for header extensions, both of which begin with an 8-bit "het" for header extensions, both of which begin with an 8-bit "het"
(header extension type) field. One format is provided for variable- (header extension type) field. One format is provided for variable-
length extensions with "het" values in the range from 0 through 127. length extensions with "het" values in the range from 0 through 127.
skipping to change at page 20, line 20 skipping to change at page 21, line 20
uniquely identify its current instance of participation in the uniquely identify its current instance of participation in the
NormSession. This allows receivers to detect when senders have NormSession. This allows receivers to detect when senders have
perhaps left and rejoined a session in progress. When a sender perhaps left and rejoined a session in progress. When a sender
(identified by its "source_id") is detected to have a new (identified by its "source_id") is detected to have a new
"instance_id", the NORM receivers SHOULD drop their previous state on "instance_id", the NORM receivers SHOULD drop their previous state on
the sender and begin reception anew, or at least treat this the sender and begin reception anew, or at least treat this
"instance" as a new, separate sender. "instance" as a new, separate sender.
The "grtt" field contains a non-linear quantized representation of The "grtt" field contains a non-linear quantized representation of
the sender's current estimate of group round-trip time (GRTT) (this the sender's current estimate of group round-trip time (GRTT) (this
is also referred to as R_max in [21]). This value is used to control is also referred to as R_max in [24]). This value is used to control
timing of the NACK repair process and other aspects of protocol timing of the NACK repair process and other aspects of protocol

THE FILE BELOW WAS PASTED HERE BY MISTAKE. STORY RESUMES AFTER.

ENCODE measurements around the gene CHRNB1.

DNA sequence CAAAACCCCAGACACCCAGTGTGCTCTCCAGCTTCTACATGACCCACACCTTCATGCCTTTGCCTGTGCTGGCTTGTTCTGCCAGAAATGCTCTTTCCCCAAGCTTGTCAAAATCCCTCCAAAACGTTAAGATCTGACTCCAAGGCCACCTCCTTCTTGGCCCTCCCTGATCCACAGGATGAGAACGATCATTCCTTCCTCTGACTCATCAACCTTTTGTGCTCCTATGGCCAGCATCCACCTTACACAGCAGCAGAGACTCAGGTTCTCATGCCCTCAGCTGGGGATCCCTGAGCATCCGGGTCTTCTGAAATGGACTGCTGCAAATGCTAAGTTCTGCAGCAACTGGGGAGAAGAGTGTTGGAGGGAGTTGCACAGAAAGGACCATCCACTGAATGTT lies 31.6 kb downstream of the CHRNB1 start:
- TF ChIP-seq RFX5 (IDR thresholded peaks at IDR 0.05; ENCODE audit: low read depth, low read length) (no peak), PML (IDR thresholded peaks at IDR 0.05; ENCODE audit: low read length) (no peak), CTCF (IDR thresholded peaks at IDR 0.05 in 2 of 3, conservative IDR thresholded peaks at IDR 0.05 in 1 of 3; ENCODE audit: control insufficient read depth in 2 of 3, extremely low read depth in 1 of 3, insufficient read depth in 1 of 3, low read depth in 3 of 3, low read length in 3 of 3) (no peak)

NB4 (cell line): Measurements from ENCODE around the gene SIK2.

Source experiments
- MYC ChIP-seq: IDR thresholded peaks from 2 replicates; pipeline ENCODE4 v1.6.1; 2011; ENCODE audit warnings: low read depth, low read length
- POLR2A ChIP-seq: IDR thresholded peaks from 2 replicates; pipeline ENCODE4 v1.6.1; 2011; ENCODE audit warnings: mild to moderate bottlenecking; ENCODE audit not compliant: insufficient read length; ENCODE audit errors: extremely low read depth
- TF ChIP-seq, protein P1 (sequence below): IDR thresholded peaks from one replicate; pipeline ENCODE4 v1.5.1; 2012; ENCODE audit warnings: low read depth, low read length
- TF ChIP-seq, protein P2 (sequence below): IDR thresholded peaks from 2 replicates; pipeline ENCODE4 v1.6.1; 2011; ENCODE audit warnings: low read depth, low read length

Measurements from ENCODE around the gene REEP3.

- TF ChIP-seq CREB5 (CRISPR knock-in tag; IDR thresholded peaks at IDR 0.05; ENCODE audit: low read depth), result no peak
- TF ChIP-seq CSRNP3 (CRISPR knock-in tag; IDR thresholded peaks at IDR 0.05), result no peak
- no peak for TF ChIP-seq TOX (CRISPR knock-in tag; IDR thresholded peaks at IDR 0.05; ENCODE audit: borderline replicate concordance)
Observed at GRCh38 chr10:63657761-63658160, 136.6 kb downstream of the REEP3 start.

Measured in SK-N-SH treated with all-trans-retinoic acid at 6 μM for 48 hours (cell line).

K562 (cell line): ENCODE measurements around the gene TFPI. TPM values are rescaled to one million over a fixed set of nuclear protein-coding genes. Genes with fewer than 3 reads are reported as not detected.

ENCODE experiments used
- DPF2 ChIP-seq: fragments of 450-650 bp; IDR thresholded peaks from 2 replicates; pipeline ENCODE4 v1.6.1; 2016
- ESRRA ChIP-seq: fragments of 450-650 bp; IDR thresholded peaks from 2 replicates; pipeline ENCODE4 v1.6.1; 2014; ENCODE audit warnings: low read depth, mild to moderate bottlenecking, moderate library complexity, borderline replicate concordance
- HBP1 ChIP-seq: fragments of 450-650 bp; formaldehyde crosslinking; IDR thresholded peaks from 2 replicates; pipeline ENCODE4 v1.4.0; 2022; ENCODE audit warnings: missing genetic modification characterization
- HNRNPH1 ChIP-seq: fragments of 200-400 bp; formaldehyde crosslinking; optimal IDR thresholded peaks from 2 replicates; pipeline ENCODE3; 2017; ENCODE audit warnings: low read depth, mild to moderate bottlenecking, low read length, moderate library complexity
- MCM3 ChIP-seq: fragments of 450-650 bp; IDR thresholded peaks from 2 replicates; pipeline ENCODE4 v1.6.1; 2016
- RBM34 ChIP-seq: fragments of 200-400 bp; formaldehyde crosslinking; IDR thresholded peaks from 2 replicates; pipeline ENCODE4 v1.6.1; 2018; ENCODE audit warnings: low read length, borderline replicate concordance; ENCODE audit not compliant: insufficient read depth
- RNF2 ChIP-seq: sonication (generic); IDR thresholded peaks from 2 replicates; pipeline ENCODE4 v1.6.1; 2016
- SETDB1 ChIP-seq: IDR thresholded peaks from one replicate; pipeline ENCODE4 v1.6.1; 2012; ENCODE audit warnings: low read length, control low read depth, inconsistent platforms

operation as described in this document. Normally, the advertised operation as described in this document. Normally, the advertised
"grtt" value will correspond to what the sender has measured based "grtt" value will correspond to what the sender has measured based
on feedback from the group, but, at low transmission rates, the on feedback from the group, but, at low transmission rates, the
advertised "grtt" SHALL be set to MAX(grttMeasured, advertised "grtt" SHALL be set to MAX(grttMeasured,
NormSegmentSize/senderRate) where the "NormSegmentSize" is sender's NormSegmentSize/senderRate) where the "NormSegmentSize" is sender's
segment size in bytes and the "senderRate" is the sender's current segment size in bytes and the "senderRate" is the sender's current
transmission rate in bytes per second. The algorithm for encoding transmission rate in bytes per second. The algorithm for encoding
and decoding this field is described in the RMT NORM Building Block and decoding this field is described in the RMT NORM Building Block
document [4]. document [4].
skipping to change at page 22, line 48 skipping to change at page 23, line 48